Project Number: 2032-13220-002-019-S
Project Type: Non-Assistance Cooperative Agreement
Start Date: Jun 1, 2023
End Date: Jun 1, 2025
The overall objective of this research is to develop machine learning methods to predict soil moisture dynamics and the level of environmental controls, such as soils, climate, proximity, and geomorphic context on soil moisture dynamics. This will enable the characterization of landscapes based on the behaviors of soil moisture time series and the dynamics of flow processes down the slopes.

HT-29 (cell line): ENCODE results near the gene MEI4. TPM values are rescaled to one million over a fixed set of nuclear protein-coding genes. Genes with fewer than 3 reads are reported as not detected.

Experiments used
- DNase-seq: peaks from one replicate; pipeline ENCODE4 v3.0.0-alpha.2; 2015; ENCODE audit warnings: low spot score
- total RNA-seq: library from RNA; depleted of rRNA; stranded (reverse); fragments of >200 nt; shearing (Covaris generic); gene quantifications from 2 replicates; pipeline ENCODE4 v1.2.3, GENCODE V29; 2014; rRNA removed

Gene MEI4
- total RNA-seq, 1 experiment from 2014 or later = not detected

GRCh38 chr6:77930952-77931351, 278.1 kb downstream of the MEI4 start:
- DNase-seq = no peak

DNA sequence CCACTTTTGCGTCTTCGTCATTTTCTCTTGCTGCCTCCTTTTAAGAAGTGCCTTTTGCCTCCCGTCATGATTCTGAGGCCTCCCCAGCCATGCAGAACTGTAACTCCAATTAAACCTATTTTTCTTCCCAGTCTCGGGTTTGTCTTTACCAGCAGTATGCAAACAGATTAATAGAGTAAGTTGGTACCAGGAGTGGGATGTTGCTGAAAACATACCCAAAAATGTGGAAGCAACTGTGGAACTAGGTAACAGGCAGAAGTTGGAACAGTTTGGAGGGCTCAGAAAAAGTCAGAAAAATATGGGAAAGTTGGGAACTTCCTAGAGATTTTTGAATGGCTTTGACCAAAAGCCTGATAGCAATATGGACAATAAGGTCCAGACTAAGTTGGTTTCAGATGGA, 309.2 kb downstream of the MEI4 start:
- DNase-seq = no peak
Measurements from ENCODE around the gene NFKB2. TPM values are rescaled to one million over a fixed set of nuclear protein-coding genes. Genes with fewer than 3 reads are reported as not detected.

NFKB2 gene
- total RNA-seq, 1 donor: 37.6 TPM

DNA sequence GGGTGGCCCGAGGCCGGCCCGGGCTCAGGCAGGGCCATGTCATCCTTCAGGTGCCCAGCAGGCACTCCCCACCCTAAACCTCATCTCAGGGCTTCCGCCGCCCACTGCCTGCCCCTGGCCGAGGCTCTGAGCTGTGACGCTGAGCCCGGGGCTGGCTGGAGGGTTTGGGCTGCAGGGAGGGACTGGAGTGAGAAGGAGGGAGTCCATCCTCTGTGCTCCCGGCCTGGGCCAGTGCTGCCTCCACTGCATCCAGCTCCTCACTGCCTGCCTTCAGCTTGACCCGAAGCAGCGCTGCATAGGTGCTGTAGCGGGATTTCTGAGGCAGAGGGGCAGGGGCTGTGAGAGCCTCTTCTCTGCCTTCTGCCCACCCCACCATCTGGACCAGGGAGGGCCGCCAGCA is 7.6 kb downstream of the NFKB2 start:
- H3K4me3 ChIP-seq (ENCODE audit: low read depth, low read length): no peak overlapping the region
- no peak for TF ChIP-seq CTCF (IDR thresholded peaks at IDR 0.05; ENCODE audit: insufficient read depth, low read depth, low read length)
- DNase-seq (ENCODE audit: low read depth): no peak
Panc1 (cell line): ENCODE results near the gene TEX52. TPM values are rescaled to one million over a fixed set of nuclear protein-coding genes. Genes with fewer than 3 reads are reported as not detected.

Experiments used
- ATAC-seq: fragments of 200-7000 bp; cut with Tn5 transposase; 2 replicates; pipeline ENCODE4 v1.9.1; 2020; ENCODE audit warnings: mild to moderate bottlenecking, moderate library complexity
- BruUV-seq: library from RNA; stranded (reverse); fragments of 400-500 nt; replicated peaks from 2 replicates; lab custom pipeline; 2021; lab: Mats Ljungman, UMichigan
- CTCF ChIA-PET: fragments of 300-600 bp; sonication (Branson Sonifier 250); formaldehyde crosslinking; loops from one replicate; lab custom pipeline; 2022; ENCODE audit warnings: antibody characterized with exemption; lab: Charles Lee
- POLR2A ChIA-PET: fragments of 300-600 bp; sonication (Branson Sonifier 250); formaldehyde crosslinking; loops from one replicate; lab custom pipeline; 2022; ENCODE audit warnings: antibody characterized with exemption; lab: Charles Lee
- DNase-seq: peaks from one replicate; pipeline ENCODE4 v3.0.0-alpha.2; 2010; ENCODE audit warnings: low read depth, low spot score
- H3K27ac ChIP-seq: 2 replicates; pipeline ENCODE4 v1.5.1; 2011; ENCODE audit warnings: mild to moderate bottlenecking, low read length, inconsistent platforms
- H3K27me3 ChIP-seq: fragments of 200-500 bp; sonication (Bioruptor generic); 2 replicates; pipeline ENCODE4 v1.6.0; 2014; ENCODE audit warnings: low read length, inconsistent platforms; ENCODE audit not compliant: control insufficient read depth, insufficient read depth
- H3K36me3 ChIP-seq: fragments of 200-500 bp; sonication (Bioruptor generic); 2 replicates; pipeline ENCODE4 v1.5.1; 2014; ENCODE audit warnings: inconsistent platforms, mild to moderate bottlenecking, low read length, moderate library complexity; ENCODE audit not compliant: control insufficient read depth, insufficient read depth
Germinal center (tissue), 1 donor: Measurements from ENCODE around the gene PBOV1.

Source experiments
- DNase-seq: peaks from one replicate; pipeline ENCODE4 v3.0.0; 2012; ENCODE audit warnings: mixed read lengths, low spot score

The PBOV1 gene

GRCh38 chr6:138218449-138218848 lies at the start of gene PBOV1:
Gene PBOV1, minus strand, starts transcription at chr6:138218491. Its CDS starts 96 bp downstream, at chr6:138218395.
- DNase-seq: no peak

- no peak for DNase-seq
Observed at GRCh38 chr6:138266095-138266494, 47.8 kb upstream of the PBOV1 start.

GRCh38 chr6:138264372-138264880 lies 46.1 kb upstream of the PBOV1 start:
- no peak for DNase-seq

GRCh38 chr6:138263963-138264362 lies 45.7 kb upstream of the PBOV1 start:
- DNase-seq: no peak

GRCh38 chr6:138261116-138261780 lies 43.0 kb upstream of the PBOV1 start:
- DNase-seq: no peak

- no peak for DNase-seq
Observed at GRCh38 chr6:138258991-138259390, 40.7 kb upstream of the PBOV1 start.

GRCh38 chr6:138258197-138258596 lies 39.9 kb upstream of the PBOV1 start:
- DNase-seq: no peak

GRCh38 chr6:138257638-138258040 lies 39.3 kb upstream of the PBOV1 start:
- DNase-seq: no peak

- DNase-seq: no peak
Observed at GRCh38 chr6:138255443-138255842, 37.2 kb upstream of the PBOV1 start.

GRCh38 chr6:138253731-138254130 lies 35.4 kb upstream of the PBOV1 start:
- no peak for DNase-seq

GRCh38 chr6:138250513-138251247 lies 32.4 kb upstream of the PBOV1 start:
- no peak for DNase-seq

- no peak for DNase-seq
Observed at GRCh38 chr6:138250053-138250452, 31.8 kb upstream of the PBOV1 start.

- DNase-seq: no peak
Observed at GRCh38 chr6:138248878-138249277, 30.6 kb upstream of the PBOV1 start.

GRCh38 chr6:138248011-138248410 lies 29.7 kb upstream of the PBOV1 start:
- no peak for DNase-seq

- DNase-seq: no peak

Soil moisture plays a critical role in hydrological and agroecological processes, influencing primary production, runoff generation, drought stress, biogeochemical processes, and even the spatial distribution of flora and fauna on hillslopes. Soil moisture dynamics will be determined using in-situ soil moisture data from networks across the United States (https://ismn.earth/) representing various regions, including climate, location, soil, topography, and land use. The rate of soil moisture loss, as indicated by the soil moisture recession slope, reflects intricate interactions between biotic and abiotic factors. We hypothesize that the rate of root zone soil moisture loss can be used to predict the likelihood of drought stress between wet periods because it integrates the influences of such factors as soils, morphology, proximity, and climate. The relationship between the soil moisture loss rate and the control factors will be used to categorize landscapes, informing runoff generation capacity, relative wetness, and their effect on watershed-scale processes. Thus, the prediction of soil moisture dynamics at high spatial and temporal resolution may be improved with machine learning (ML) techniques that integrate all factors known to affect the rate of soil moisture loss and runoff generation capacity. Deep learning techniques – in particular, supervised learning techniques such as the random forest or other forms of neural networks – will be trained to predict soil moisture loss rate using in-situ soil moisture time series. This process also requires a learning technique to determine the inflection point on the soil moisture recession curve, i.e., the field capacity, which will be an input to determine the soil moisture loss rates change along the recession curve between rainfall events. The project also applies other types of recurrent neural network (RNN) to learn the extent of environmental drivers (both time series and univariate) that control the soil moisture dynamics. The series of learning techniques will be used for classification in landscape based on measures of soil moisture dynamics. Once trained on soil moisture observation points, the machine learning models will be applied to make predictions of relative wetness at the landscape scale using soil moisture controls available from national databases and remote sensing platforms that include gSSURGO soil, PRISM climate, and DEM. The research will assemble a comprehensive database of factors that influence soil moisture dynamics from national databases, remote sensing platforms, experimental watersheds, etc. The ML techniques developed will have wide-ranging applications, including methods to predict runoff generation potential and soil moisture recession timescales that can improve the estimation of replenishable water, improved methods to downscale remotely sensed data, and upscale point soil moisture data. The research findings will contribute to developing more accurate and reliable models for predicting soil moisture dynamics and runoff generation capacity, which can aid the understanding of the impacts of conservation practices at landscape scales.